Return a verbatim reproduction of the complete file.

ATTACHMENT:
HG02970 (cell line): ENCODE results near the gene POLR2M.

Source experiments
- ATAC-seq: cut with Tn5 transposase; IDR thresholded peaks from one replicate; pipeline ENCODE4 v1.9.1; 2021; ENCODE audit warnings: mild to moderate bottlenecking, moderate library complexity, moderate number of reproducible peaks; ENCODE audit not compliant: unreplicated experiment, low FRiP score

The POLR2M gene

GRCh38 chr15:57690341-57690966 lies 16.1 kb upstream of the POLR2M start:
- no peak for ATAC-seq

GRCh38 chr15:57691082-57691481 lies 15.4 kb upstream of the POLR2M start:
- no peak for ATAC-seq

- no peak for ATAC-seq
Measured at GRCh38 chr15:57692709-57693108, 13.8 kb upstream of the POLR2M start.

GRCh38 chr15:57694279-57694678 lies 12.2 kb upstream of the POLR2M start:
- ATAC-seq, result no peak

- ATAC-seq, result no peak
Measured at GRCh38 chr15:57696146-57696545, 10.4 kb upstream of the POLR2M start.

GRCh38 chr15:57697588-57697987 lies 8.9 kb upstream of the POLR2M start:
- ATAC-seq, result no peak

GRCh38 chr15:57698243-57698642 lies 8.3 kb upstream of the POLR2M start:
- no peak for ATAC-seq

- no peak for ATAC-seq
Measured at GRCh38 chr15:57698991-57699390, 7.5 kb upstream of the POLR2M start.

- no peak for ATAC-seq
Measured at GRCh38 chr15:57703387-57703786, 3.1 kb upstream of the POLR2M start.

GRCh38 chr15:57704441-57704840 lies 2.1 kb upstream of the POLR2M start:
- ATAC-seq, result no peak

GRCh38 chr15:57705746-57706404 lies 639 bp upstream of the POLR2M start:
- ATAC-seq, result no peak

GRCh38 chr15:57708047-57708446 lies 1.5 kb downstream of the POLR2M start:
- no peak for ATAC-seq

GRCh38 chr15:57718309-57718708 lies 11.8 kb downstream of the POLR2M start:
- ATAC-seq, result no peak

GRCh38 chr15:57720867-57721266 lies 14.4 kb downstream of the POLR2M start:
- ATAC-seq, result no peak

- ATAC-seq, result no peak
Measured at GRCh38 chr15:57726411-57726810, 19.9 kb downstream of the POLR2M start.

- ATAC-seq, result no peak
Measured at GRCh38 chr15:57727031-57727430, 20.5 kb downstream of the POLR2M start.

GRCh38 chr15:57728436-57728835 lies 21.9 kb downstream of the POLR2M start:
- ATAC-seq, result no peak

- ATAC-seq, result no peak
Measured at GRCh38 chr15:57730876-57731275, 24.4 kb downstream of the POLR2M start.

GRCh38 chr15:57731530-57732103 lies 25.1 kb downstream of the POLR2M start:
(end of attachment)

HG02970 (cell line): ENCODE results near the gene POLR2M.

Source experiments
- ATAC-seq: cut with Tn5 transposase; IDR thresholded peaks from one replicate; pipeline ENCODE4 v1.9.1; 2021; ENCODE audit warnings: mild to moderate bottlenecking, moderate library complexity, moderate number of reproducible peaks; ENCODE audit not compliant: unreplicated experiment, low FRiP score

The POLR2M gene

GRCh38 chr15:57690341-57690966 lies 16.1 kb upstream of the POLR2M start:
- no peak for ATAC-seq

GRCh38 chr15:57691082-57691481 lies 15.4 kb upstream of the POLR2M start:
- no peak for ATAC-seq

- no peak for ATAC-seq
Measured at GRCh38 chr15:57692709-57693108, 13.8 kb upstream of the POLR2M start.

GRCh38 chr15:57694279-57694678 lies 12.2 kb upstream of the POLR2M start:
- ATAC-seq, result no peak

- ATAC-seq, result no peak
Measured at GRCh38 chr15:57696146-57696545, 10.4 kb upstream of the POLR2M start.

GRCh38 chr15:57697588-57697987 lies 8.9 kb upstream of the POLR2M start:
- ATAC-seq, result no peak

GRCh38 chr15:57698243-57698642 lies 8.3 kb upstream of the POLR2M start:
- no peak for ATAC-seq

- no peak for ATAC-seq
Measured at GRCh38 chr15:57698991-57699390, 7.5 kb upstream of the POLR2M start.

- no peak for ATAC-seq
Measured at GRCh38 chr15:57703387-57703786, 3.1 kb upstream of the POLR2M start.

GRCh38 chr15:57704441-57704840 lies 2.1 kb upstream of the POLR2M start:
- ATAC-seq, result no peak

GRCh38 chr15:57705746-57706404 lies 639 bp upstream of the POLR2M start:
- ATAC-seq, result no peak

GRCh38 chr15:57708047-57708446 lies 1.5 kb downstream of the POLR2M start:
- no peak for ATAC-seq

GRCh38 chr15:57718309-57718708 lies 11.8 kb downstream of the POLR2M start:
- ATAC-seq, result no peak

GRCh38 chr15:57720867-57721266 lies 14.4 kb downstream of the POLR2M start:
- ATAC-seq, result no peak

- ATAC-seq, result no peak
Measured at GRCh38 chr15:57726411-57726810, 19.9 kb downstream of the POLR2M start.

- ATAC-seq, result no peak
Measured at GRCh38 chr15:57727031-57727430, 20.5 kb downstream of the POLR2M start.

GRCh38 chr15:57728436-57728835 lies 21.9 kb downstream of the POLR2M start:
- ATAC-seq, result no peak

- ATAC-seq, result no peak
Measured at GRCh38 chr15:57730876-57731275, 24.4 kb downstream of the POLR2M start.

GRCh38 chr15:57731530-57732103 lies 25.1 kb downstream of the POLR2M start: